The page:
Online abuse against women MPs on Twitter almost doubled in the run-up to the snap election with the days leading up to the election seeing the highest levels of abusive tweets at 5.03 per cent in June.
“Like all MPs I regularly and increasingly receive offensive emails, tweets and the like…I welcome forthright debate and do not object when constituents exercise their right to contact me in no uncertain terms. But I am no longer prepared to accept foul abuse, misogyny and hate….We must all reset the dial of debate to a more tolerant, better informed and honest level. If we don’t, those who revel in bully boy tactics will win and we run the risk of losing our hard won rights to free speech and democracy.”
“I wouldn’t say I’m surprised because I think it tends to correlate to the media profile you have, and obviously the election campaign meant doing a lot of TV and radio, so perhaps it was inevitable. I guess other people may be surprised because the abuse is not something I ever talk much about in public.”
“On a practical level, the violent stuff and the death threats are just very time-consuming. There’s a big process to go through on each occasion with the police and the House authorities, there’s obviously extra security measures you have to put in place each time, and also if your kids see the tweets or it’s the first time for new members of staff, you have to do a lot of reassurance with them that they shouldn’t worry. Obviously you’re partly reassuring yourself as well.”
The impact of abuse on women expressing themselves online
For many individuals, social media platforms have now become the medium of choice to express abusive behaviour. Some people may think that online abuse is ‘less real’ than offline abuse, that online abuse can be easily ignored, or that women can simply ‘turn off’ these platforms — and by extension choose to stop receiving abuse. However, these responses not only deny women their right to freedom of expression, they fail to recognize that ‘turning off’ is not always an option for women who wish to (or need to) stay engaged online.
Women MPs, in particular, rely on social media platforms to engage with their constituents and the wider public outside of traditional office drop-in hours. As Tasmina Ahmed-Sheikh explains:
“Social media is hugely important tool… from a politician’s perspective or from anyone’s perspective who wants to get information out in public domain, it’s a great, great way of doing it”.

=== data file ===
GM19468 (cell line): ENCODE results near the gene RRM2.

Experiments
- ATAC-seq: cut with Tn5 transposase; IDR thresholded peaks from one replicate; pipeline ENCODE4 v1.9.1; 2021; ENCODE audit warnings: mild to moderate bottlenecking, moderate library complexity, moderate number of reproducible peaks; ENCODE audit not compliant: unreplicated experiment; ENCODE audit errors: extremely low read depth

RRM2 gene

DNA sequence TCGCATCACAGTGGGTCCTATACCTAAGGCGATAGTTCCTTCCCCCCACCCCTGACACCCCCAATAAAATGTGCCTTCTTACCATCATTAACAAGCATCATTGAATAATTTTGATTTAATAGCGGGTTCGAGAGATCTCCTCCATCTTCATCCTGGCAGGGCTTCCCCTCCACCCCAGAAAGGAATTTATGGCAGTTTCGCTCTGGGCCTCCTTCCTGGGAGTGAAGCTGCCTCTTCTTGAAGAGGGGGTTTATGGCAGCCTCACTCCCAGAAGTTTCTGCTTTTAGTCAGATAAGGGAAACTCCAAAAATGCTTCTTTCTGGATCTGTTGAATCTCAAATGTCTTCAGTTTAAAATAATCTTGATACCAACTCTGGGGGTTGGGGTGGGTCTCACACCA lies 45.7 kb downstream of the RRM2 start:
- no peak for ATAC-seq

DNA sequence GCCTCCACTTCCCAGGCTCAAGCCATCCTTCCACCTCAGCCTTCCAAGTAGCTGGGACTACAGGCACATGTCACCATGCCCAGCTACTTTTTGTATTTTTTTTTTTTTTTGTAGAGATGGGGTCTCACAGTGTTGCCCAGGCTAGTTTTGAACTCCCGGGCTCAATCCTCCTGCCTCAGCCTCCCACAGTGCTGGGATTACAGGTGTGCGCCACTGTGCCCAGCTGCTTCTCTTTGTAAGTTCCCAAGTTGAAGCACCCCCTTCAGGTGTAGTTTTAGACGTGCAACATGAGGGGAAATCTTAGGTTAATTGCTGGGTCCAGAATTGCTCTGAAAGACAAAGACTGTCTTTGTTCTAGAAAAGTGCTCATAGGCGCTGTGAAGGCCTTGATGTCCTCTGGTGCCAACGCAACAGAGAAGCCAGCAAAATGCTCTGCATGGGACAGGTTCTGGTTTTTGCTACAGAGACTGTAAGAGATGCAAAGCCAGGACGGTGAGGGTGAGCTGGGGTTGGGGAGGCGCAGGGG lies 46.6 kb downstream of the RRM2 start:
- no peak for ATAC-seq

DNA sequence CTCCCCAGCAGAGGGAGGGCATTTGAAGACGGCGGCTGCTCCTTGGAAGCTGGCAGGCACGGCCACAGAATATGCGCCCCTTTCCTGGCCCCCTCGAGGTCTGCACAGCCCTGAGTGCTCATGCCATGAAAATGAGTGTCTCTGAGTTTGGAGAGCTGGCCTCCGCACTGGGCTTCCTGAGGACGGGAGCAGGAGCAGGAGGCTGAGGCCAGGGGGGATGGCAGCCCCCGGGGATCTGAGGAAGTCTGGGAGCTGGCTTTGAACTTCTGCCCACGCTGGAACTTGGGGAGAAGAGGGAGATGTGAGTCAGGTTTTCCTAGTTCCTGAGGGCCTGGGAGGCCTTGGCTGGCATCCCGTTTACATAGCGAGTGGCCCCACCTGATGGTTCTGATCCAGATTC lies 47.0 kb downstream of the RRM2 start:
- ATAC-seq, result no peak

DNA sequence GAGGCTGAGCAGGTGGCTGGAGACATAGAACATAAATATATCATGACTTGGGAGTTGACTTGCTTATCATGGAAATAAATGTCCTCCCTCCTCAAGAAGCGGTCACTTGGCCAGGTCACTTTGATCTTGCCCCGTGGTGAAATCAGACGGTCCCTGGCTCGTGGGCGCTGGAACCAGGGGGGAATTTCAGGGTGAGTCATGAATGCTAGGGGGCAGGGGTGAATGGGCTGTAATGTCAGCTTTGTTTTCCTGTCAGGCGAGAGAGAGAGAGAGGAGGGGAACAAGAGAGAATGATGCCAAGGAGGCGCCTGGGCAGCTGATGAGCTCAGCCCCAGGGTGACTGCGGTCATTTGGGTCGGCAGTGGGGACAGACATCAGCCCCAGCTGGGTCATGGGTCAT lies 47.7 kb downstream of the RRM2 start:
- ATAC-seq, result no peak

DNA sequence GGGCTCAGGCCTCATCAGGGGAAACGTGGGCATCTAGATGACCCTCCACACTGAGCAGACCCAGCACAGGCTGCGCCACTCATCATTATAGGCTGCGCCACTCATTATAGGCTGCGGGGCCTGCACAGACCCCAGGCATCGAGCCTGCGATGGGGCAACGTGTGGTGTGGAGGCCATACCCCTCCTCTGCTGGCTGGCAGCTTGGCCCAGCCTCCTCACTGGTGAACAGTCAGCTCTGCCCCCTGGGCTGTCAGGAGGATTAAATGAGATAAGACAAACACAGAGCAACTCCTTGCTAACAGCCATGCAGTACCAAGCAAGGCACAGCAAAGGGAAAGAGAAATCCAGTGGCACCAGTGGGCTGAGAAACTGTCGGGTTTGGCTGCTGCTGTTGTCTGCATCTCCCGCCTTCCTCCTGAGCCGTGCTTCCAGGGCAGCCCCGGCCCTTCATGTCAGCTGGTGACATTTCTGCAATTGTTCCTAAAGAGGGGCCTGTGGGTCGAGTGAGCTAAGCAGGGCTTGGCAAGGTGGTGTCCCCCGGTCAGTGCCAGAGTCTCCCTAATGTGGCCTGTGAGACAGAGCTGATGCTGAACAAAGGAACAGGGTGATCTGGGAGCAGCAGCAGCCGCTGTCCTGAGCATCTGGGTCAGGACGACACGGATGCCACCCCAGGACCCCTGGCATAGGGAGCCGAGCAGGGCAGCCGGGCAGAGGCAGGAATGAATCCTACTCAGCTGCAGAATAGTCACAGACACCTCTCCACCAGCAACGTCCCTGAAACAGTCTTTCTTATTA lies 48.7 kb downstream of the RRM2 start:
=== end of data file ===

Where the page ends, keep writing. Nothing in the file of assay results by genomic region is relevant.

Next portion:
Nevertheless, online abuse or even the threat of it can drive women off platforms like Twitter and have a chilling effect on women speaking out online.
Ensuring that everyone can participate freely online and without fear is vital to ensuring that the internet promotes freedom of expressionequally. Otherwise, the risk is that women will self-censor themselves online, refrain from engaging on certain subjects or in political activism, or will choose to leave social media platforms altogether.
The psychological toll of online abuse
While our findings demonstrate the scale of online abuse facing women MPs, they do not measure the psychological impact of that abuse. Research carried out by the Association for Progressive Communications, an organization at the forefront of addressing technology related gender-based violence issues, found that online abuse “can cause psychological and emotional harm, reinforce prejudice, damage reputation, cause economic loss and pose barriers to participation in public life, and may lead to sexual and other forms of physical violence.”
Samantha Silverberg, a Licensed Mental Health Specialist and Co-Founder of Online SOS , explains the extent of mental health implications on individuals experiencing abuse or harassment online: “There is little research examining the psychological toll online abuse has on individuals. Anecdotally, we can see [the toll] when individuals are fearful of opening their emails, unable to return to work, or are making other changes to their daily lives based on fears related to the abuse.”
When I first asked Diane Abbott about how online abuse has personally impacted her, she did not immediately open up and spoke instead about the negative impact on her staff who often deal with the large volumes of abuse she receives. However, after a long pause, she admitted: “Online abuse does damage you, it damages your confidence and it corrodes your self-esteem”.
Tasmina Ahmed-Sheikh was emotional as she opened up to me about the implications of receiving torrents of abuse online.
“[Online abuse] is very difficult and very upsetting. It has been really difficult for me to deal with because I’ve sat and I have wondered why I am doing this and my family wonder why I’m doing this.
“I can be tough. I can be a mum and deal with this rubbish and still be right out there [again]. And externally, that’s what people see. Internally, it hurts a lot. It really, really hurts a lot. It’s personal. People are criticizing you, where you come from, your parents, what you believe in, the religion which you believe in, and for being a woman, in which you don’t have a choice… so that is really hard to deal with.”
“But you have got to stand up like I am doing now and not pretend you can cope when actually you are not.”
What should be done?